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Danica Patrick has Daytona 500, Indy 500 sponsor; now needs ride

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GoDaddy will return to be Danica Patrick‘s sponsor for the Daytona 500 and Indianapolis 500, the company announced Thursday.

Patrick said in November that she would retire from racing after competing in those two events. She has yet to secure a ride for either race but that was slowed by the lack of sponsorship until Thursday’s announcement.

A Chip Ganassi Racing executive said last week that the team was no longer in discussions with Patrick for her to drive for the team in either race. Steve Lauletta, president of Chip Ganassi Racing, told SiriusXM NASCAR Radio that the team would stay focused on its current operations instead of adding another car for those races: “We’re going to stay focused on that rather than put another temporary effort together and not doing it up to the standards that we would want to, so I don’t think you’ll see that happening with us in 2018.”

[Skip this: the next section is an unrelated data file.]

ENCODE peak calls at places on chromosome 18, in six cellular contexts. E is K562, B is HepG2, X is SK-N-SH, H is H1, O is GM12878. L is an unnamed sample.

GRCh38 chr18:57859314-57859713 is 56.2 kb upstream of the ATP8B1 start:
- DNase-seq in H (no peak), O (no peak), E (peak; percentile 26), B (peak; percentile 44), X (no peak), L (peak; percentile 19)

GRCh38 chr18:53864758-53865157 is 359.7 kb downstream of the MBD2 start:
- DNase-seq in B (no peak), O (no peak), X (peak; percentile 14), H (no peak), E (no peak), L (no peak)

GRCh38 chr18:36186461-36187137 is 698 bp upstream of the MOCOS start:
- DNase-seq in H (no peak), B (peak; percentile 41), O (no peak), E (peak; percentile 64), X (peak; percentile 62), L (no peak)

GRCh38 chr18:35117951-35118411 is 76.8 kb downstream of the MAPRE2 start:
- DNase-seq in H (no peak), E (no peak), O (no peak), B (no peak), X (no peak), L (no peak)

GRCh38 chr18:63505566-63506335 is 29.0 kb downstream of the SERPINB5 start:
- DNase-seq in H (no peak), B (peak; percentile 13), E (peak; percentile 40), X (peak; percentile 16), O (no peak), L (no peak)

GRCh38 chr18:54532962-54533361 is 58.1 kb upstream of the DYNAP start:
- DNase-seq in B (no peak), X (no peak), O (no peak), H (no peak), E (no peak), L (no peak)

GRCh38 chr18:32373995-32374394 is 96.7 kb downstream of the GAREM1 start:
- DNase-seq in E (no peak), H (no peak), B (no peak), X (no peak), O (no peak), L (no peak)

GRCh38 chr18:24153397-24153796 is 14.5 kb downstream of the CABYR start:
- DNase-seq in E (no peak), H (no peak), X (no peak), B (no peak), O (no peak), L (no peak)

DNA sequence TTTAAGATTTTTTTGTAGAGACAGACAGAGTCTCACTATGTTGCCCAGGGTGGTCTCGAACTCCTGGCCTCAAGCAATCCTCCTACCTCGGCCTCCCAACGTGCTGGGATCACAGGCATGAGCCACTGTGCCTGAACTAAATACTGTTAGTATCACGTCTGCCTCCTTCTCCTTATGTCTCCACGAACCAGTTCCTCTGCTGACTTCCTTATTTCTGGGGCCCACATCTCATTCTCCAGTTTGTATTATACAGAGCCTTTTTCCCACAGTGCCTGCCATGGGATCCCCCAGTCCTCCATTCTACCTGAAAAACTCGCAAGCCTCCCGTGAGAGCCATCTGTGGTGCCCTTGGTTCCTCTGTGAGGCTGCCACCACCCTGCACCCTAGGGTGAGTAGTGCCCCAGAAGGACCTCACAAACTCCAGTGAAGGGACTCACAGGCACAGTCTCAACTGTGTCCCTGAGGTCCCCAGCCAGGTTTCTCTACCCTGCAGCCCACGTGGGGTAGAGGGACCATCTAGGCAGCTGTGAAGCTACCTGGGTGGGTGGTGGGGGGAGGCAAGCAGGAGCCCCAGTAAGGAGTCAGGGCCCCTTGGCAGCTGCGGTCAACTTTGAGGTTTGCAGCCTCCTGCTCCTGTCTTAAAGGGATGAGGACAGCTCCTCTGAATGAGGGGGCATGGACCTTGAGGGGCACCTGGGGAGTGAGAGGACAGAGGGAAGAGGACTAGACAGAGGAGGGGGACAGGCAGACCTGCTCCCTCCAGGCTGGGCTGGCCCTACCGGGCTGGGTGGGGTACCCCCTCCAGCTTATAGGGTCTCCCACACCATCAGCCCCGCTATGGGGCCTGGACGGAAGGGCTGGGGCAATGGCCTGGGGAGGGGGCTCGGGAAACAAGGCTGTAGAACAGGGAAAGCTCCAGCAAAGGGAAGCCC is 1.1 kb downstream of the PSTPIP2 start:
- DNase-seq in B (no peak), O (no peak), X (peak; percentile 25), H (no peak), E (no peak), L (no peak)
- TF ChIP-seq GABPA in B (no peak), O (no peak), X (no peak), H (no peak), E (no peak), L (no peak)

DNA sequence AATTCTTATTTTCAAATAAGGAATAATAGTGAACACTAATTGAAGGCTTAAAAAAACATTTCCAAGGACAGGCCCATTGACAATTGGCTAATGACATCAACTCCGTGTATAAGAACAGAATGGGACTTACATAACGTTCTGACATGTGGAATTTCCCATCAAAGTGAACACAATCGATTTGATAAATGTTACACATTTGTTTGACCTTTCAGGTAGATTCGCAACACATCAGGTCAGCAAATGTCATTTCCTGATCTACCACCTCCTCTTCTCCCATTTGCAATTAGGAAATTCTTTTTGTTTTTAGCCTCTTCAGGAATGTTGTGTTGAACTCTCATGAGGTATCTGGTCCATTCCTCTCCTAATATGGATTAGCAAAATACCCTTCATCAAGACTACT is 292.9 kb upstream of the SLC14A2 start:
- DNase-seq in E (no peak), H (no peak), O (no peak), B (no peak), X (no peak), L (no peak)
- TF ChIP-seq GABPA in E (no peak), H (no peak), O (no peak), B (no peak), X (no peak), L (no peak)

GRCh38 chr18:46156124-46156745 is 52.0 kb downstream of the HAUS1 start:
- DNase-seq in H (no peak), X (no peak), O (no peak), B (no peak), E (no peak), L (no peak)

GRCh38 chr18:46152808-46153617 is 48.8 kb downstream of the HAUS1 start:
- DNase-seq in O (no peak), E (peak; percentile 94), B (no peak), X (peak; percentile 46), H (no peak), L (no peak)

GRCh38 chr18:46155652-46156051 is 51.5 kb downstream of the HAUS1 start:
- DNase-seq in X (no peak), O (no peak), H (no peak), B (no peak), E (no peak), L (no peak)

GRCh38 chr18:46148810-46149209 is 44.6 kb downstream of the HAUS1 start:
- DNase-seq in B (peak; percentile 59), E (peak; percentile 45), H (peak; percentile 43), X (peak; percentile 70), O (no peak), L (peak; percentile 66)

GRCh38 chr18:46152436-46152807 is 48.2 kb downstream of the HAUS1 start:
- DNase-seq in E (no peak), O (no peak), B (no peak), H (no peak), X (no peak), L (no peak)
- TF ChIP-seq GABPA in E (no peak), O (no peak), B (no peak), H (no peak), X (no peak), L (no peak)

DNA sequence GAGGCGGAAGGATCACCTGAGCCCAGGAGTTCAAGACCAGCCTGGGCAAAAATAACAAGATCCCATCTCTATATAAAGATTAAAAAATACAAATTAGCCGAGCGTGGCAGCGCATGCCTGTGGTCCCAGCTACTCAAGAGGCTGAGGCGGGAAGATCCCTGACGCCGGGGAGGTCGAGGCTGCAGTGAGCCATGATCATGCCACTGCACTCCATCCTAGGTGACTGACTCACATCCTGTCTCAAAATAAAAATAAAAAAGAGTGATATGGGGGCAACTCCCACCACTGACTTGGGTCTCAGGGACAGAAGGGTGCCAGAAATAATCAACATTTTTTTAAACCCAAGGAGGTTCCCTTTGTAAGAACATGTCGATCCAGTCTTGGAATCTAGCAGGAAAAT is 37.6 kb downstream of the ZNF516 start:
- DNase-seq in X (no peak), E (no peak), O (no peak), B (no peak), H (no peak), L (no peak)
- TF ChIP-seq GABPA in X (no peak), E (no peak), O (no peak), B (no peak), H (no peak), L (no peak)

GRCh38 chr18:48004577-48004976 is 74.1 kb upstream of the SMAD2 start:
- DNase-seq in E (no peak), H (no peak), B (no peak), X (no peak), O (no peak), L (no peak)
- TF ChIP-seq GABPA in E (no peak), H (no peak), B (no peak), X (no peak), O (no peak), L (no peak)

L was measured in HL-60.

Ed Carpenter, who owns Ed Carpenter Racing, confirmed to the Indianapolis Star last week he’s had discussions with Patrick but that “it has to be a deal that is beneficial to both parties.”

MORE: Danica Patrick confirms she is dating NFL quarterback

GoDaddy signed Patrick in 2006 when she was in IndyCar and followed her to NASCAR, ending its sponsorship after the 2015 season. While together, Patrick was the face of the company, appearing in 13 GoDaddy Super Bowl ads – the most Super Bowl commercial appearances by a celebrity.